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"A streetcar named Desire" written by Tennessee Williams.

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Introduction

"A streetcar named Desire" written by Tennessee Williams. It was set at Elysian Fields, a district of New Orleans. This play was published in November 1947. In this exceptional story the readers are introduced to the main character named Blanche DuBois. This hypercritical women with dishonest manners moves to New Orleans intending to move in with her younger sister Stella Kowalski and her husband Stanley. In Scene 1, Blanche DuBois arrives from Belle Reve (claiming to have lost their mansion) to New Orleans, where her younger sister Stella is living with her husband Stanley who are living in a small apartment. She comes intending to stay with Stella without giving Stella notice of her arrival. ...read more.

Middle

"I'm talking of legal papers. Connected with the plantation". Stanley thinks that Blanche has obscured all of the wealth. Later on during the play Blanche comes across one of Stanley's good friends, Mitch, whom she starts to like. Blanche really wants to get together with Mitch as she knows he would be able to get rid of all her problems (insecurity). She has also tried to flirt with him and to get a few answers out of him; Blanche found out that he owns a house, in which he is currently living in with his sick elderly mother. Stella notices something going on and asks her sister if she needs Mitch, she replies by saying "Yes-I want Mitch...very badly! ...read more.

Conclusion

In scene 7, Stanley finds out some forgotten truth about Blanche and her previous teaching career. Blanche had a habit of dealing with men of all ages especially men that are younger than her. Blanche was thrown out of her teaching career as she got mixed up with a youth of seventeen years of age. "They kicked her out of that high school before the spring term ended and I hate to tell you the reason that step was taken! A seventeen-year-old-boy-she'd gotten mixed up with!" All is lost for Blanche when Stanley informs Mitch of her past life as a prostitute Shuail Jusab Page 1 of 2 ...read more.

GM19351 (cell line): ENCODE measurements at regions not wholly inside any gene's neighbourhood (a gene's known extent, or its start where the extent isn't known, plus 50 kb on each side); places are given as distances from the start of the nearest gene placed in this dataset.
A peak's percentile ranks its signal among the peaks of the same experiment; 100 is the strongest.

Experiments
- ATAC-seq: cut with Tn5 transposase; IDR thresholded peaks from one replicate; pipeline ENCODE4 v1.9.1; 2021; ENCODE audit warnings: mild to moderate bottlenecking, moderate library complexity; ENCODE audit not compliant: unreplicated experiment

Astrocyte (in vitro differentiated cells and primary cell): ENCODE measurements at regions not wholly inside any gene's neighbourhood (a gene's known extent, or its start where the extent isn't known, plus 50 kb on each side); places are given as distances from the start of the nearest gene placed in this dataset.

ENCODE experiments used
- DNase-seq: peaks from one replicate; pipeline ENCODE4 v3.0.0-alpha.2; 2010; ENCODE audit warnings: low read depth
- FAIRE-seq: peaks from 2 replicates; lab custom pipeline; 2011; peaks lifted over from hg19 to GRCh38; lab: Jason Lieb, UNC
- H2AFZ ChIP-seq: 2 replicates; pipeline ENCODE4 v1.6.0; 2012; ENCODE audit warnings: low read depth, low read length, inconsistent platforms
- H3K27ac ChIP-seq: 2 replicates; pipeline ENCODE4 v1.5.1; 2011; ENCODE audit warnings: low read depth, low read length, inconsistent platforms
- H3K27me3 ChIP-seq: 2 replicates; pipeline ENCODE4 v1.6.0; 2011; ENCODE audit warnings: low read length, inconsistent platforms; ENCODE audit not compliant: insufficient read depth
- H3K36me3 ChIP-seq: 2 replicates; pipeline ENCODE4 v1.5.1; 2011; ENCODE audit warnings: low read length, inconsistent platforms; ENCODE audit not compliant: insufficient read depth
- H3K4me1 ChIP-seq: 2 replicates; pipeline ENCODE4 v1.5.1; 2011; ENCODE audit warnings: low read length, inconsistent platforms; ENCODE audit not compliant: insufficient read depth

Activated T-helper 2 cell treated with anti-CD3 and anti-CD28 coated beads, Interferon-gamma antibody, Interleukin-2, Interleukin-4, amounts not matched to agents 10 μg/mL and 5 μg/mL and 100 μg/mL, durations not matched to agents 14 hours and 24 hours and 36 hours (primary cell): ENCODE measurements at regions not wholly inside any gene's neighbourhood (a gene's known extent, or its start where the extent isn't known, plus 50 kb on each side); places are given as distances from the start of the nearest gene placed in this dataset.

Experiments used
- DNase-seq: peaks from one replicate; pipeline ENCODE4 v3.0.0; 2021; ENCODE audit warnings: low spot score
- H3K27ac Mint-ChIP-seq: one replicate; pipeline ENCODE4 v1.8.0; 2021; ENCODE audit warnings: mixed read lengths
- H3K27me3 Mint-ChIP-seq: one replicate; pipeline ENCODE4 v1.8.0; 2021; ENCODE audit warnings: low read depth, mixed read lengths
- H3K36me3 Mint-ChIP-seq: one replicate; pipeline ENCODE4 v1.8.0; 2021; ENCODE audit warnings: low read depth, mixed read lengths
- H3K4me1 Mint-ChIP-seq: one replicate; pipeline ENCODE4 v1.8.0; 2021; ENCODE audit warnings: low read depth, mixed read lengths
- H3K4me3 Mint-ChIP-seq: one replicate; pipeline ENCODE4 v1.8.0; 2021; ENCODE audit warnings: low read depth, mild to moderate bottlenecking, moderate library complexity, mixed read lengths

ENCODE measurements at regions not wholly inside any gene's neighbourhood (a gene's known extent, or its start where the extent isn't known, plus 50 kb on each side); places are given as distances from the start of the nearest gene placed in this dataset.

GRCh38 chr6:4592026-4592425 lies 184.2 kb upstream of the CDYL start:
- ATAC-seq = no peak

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  1. How does Tennessee Williams dramatise the tension between reality and fantasy in 'A Streetcar ...

    A policeman's whistle breaks it up. The figures disappear.' (p.79) Just a little while later there will be a struggle similar between Blanche and Stanley, only there is no policeman to break it up. Williams uses the names of the places in ''A Streetcar Named Desire' to show the contrast between reality and fantasy.

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    The distant piano goes into a hectic breakdown. This is a dramatic moment for Blanche. According to this quote, Stella is lying and hiding her true emotions. Blanche is fearful, Stella is deceitful, and the piano breaks down. It symbolises the shock, fright and the fact that the truth has finally been disclosed.

  2. How successfully has Williams introduced the main characters and ideas of A Streetcar named ...

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  1. The Analysis of Blanche Dubois in A Streetcar Named Desire by Tennessee Williams

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    Scene Three underscores the primal nature of Stella and Stanley's union, and it cements Stanley's identity as a villain. After Stanley's drunken radio-hurling episode, Stella yells at him and calls him an "animal thing," inciting Stanley's attack. Later that night, Stanley shouts "STELL-LAHHHHH!"

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